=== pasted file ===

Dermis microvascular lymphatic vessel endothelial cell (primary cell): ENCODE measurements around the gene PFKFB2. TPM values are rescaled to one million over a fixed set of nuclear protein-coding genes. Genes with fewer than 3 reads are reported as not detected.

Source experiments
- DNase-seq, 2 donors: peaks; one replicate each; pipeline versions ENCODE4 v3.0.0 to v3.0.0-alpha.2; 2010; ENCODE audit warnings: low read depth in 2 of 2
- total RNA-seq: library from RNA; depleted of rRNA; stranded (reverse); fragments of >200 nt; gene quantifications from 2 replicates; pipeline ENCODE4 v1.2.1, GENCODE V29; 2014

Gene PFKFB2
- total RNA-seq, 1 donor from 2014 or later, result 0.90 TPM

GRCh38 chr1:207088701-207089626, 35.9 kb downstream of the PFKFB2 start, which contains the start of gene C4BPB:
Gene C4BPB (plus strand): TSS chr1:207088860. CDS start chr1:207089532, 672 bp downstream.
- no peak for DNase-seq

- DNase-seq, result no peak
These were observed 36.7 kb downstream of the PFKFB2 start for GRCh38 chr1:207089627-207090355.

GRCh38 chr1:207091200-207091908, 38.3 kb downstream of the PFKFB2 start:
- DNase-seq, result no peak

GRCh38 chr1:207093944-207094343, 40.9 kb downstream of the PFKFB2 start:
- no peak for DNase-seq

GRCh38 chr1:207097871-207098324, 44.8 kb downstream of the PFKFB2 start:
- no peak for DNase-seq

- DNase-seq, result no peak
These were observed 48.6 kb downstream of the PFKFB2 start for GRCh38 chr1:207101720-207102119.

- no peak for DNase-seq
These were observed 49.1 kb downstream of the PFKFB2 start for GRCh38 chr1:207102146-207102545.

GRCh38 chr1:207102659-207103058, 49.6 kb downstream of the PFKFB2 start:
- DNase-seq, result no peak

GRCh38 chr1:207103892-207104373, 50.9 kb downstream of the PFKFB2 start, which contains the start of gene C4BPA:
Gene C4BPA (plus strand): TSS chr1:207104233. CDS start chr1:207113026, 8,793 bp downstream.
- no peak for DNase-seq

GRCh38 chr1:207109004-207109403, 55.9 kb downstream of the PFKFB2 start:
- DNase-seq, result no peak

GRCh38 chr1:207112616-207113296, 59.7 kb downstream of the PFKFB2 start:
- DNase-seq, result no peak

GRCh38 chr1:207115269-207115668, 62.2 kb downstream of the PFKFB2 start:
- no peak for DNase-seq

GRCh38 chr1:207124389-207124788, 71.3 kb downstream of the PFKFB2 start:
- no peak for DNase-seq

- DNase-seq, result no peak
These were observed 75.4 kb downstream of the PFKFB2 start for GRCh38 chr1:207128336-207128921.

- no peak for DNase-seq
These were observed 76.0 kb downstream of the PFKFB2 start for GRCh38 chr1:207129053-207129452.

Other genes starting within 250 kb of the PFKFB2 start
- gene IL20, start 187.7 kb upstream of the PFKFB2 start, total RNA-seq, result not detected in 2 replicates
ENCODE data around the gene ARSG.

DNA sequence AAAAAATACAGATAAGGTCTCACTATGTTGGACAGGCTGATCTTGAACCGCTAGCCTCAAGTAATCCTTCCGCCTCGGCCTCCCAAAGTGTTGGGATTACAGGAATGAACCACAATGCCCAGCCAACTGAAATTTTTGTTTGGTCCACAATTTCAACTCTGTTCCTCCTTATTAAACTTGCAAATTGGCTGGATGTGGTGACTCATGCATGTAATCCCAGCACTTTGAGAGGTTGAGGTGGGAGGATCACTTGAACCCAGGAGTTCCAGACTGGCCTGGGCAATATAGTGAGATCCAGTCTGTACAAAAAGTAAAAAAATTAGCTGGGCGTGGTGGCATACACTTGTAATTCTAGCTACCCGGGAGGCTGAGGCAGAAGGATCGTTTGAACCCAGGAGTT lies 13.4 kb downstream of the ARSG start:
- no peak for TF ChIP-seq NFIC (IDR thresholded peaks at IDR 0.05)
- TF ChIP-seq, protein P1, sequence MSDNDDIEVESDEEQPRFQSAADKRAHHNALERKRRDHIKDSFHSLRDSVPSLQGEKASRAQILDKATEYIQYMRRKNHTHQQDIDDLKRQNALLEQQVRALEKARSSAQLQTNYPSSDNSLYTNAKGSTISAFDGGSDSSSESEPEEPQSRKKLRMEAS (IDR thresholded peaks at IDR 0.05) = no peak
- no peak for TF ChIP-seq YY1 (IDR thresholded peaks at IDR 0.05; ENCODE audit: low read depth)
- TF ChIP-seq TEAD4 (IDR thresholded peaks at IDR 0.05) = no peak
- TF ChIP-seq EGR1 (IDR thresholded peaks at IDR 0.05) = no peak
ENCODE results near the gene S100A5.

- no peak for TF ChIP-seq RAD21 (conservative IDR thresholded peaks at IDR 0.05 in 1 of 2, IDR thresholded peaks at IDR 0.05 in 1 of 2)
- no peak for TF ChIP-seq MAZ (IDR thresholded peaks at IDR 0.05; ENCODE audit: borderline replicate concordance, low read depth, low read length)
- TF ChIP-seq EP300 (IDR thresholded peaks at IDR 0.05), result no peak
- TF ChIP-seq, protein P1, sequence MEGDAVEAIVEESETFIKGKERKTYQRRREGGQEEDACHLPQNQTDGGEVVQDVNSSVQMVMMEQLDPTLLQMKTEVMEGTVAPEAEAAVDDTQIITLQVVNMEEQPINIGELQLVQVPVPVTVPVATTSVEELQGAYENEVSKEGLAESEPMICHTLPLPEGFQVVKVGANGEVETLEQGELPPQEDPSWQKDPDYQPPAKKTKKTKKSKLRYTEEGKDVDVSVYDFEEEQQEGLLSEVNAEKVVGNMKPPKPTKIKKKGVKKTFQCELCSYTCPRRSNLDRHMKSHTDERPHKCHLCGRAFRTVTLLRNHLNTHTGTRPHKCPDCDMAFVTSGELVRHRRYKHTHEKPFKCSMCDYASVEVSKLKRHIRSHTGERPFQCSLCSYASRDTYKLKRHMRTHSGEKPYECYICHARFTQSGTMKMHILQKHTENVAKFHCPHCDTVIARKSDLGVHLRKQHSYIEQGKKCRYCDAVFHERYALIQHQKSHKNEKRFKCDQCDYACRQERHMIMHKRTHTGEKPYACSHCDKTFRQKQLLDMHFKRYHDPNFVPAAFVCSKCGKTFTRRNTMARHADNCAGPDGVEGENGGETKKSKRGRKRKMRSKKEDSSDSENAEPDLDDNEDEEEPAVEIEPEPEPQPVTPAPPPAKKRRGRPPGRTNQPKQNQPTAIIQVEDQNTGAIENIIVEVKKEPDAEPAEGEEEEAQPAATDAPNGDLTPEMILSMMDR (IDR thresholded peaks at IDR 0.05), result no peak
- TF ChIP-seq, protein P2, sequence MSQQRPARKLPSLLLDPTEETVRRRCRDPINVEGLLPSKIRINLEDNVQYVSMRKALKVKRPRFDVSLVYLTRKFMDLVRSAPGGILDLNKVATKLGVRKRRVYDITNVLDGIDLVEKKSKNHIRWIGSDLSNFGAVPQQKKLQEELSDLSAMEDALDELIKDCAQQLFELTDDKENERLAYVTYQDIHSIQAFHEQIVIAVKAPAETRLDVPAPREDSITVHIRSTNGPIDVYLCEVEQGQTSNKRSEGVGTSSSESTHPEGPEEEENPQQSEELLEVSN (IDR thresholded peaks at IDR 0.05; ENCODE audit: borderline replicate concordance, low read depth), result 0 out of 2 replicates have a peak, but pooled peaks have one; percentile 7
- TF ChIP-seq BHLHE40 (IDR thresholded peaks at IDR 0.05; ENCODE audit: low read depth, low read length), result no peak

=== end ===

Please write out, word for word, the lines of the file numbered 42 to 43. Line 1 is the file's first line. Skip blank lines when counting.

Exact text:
DNA sequence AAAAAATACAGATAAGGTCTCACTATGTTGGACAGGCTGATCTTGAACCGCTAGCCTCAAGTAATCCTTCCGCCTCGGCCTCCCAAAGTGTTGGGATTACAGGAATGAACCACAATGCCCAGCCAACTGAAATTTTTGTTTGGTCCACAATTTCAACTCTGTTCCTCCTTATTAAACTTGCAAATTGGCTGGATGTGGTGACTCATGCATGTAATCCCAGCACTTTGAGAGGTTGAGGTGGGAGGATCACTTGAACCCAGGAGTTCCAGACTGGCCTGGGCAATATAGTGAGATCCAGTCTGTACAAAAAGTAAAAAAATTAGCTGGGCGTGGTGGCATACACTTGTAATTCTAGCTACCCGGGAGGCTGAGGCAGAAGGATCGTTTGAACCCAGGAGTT lies 13.4 kb downstream of the ARSG start:
- no peak for TF ChIP-seq NFIC (IDR thresholded peaks at IDR 0.05)